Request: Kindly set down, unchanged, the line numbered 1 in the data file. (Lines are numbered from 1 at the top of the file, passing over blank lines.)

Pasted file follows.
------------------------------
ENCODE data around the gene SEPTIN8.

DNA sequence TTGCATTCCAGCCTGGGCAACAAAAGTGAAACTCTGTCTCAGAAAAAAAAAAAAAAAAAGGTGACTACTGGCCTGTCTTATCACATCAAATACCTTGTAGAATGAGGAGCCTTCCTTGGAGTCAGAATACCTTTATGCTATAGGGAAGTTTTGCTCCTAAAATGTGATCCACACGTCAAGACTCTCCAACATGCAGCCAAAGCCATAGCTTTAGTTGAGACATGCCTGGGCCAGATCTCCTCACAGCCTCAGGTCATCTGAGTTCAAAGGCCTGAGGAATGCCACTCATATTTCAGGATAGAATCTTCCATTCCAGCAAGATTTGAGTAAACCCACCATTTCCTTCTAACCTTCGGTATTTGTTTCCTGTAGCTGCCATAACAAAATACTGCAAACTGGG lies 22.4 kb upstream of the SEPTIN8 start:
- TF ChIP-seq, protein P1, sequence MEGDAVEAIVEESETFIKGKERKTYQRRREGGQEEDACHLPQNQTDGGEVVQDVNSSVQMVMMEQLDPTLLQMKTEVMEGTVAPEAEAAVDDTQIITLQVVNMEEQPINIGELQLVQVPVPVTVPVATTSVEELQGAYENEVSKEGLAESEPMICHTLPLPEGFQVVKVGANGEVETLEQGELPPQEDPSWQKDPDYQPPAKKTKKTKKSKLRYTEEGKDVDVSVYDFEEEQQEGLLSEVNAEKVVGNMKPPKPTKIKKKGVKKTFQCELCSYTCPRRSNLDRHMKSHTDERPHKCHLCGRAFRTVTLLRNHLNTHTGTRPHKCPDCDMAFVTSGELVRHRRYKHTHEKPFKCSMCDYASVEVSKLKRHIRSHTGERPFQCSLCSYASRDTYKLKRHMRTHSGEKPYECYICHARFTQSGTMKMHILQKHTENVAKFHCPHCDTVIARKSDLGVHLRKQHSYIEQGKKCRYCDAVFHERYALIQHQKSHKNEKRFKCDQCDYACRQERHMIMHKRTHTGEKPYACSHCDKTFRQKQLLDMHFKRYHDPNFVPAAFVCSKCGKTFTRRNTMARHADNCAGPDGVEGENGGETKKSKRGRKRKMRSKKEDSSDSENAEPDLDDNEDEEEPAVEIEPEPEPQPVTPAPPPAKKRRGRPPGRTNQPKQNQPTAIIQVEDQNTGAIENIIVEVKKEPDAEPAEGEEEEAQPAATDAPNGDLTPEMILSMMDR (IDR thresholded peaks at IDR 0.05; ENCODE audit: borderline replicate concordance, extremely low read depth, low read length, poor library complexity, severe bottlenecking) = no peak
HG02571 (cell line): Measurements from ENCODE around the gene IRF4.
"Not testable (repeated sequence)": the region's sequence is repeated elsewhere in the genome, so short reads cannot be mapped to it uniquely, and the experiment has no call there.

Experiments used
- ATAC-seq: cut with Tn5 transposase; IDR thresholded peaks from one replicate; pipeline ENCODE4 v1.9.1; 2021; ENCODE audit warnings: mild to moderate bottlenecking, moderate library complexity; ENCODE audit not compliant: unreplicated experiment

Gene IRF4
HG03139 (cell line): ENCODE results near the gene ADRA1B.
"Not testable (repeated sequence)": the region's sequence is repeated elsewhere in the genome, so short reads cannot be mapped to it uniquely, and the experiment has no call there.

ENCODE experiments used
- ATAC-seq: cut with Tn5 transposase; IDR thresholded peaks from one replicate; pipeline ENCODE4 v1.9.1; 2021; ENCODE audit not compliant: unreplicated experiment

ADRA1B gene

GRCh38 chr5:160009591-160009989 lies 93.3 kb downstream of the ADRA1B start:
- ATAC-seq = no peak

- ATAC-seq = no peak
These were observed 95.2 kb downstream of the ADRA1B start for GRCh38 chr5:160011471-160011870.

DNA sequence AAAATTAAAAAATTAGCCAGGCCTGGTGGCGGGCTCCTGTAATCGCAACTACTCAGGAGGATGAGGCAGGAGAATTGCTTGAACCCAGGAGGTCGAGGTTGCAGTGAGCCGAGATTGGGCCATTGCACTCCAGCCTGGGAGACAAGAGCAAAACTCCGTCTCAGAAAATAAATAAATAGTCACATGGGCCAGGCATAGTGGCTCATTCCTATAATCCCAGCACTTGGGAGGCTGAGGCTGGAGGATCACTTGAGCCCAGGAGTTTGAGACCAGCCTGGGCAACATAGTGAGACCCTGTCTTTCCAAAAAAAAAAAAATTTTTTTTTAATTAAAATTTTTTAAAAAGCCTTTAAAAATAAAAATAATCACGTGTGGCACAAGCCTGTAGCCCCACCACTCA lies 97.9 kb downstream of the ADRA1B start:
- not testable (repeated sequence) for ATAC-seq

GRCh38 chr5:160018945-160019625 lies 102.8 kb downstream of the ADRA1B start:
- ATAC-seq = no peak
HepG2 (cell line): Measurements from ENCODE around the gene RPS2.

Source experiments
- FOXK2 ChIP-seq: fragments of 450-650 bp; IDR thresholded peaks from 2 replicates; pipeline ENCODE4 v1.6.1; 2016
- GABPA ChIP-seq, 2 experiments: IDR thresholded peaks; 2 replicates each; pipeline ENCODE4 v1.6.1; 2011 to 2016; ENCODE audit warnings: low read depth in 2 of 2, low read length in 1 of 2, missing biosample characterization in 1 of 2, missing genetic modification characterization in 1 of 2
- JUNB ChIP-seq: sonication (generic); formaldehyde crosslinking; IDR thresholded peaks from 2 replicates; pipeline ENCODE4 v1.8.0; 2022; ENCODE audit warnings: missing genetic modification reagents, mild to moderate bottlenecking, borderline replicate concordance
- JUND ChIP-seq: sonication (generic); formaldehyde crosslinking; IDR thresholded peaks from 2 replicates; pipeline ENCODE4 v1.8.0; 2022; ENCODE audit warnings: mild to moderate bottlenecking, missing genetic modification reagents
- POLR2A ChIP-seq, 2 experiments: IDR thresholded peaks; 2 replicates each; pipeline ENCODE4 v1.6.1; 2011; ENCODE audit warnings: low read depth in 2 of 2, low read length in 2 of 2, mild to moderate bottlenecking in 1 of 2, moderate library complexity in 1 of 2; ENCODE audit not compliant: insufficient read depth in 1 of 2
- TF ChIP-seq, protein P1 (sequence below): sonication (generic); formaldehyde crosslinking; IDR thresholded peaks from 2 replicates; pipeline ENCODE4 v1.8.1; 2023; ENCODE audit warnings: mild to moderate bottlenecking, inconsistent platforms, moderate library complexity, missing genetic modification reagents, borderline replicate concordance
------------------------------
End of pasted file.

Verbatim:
ENCODE data around the gene SEPTIN8.